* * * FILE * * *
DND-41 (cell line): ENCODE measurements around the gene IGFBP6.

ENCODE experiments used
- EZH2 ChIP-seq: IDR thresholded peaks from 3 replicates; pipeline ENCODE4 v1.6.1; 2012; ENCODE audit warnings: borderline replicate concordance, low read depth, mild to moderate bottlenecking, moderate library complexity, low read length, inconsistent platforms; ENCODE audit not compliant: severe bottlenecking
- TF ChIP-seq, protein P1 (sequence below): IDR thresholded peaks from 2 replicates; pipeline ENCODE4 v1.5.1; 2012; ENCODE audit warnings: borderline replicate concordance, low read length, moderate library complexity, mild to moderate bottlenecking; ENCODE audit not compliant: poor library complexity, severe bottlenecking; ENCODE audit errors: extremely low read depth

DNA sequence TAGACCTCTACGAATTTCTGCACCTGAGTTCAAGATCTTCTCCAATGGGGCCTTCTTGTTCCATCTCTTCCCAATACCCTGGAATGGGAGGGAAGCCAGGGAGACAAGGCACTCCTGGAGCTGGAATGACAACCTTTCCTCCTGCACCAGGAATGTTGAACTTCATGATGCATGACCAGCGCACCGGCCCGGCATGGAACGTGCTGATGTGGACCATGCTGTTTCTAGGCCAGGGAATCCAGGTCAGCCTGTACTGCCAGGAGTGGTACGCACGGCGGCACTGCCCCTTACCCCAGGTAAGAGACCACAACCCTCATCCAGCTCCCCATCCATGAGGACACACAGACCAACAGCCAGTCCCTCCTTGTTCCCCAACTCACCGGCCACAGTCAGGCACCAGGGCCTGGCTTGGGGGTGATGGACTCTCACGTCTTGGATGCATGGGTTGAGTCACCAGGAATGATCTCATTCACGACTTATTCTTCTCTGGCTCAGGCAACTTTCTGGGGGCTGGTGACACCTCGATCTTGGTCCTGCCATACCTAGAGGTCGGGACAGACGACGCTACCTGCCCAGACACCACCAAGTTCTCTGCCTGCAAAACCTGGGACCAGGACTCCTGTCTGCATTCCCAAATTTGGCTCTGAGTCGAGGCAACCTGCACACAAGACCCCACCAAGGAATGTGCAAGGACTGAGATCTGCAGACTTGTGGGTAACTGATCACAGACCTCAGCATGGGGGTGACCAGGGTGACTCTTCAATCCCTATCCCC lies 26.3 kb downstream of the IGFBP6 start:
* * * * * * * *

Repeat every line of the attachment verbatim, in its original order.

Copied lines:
DND-41 (cell line): ENCODE measurements around the gene IGFBP6.

ENCODE experiments used
- EZH2 ChIP-seq: IDR thresholded peaks from 3 replicates; pipeline ENCODE4 v1.6.1; 2012; ENCODE audit warnings: borderline replicate concordance, low read depth, mild to moderate bottlenecking, moderate library complexity, low read length, inconsistent platforms; ENCODE audit not compliant: severe bottlenecking
- TF ChIP-seq, protein P1 (sequence below): IDR thresholded peaks from 2 replicates; pipeline ENCODE4 v1.5.1; 2012; ENCODE audit warnings: borderline replicate concordance, low read length, moderate library complexity, mild to moderate bottlenecking; ENCODE audit not compliant: poor library complexity, severe bottlenecking; ENCODE audit errors: extremely low read depth

DNA sequence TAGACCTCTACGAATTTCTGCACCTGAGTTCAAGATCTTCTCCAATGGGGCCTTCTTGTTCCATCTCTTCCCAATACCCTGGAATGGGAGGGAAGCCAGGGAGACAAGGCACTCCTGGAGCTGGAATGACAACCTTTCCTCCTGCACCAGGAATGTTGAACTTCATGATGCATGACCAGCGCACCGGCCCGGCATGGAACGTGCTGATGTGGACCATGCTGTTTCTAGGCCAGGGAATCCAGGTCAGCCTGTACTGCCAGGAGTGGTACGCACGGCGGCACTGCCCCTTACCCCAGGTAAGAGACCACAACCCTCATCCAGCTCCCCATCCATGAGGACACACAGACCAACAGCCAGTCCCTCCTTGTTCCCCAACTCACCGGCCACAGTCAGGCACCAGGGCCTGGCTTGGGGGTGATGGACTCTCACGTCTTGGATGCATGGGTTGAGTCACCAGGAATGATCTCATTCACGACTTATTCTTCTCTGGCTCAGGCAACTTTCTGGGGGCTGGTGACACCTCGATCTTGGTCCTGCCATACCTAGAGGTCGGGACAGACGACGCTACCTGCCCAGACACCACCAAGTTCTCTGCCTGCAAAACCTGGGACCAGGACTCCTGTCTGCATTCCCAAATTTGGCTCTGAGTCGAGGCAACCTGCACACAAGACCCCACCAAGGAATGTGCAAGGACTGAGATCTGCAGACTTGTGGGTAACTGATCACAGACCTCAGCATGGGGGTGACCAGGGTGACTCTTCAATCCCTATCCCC lies 26.3 kb downstream of the IGFBP6 start: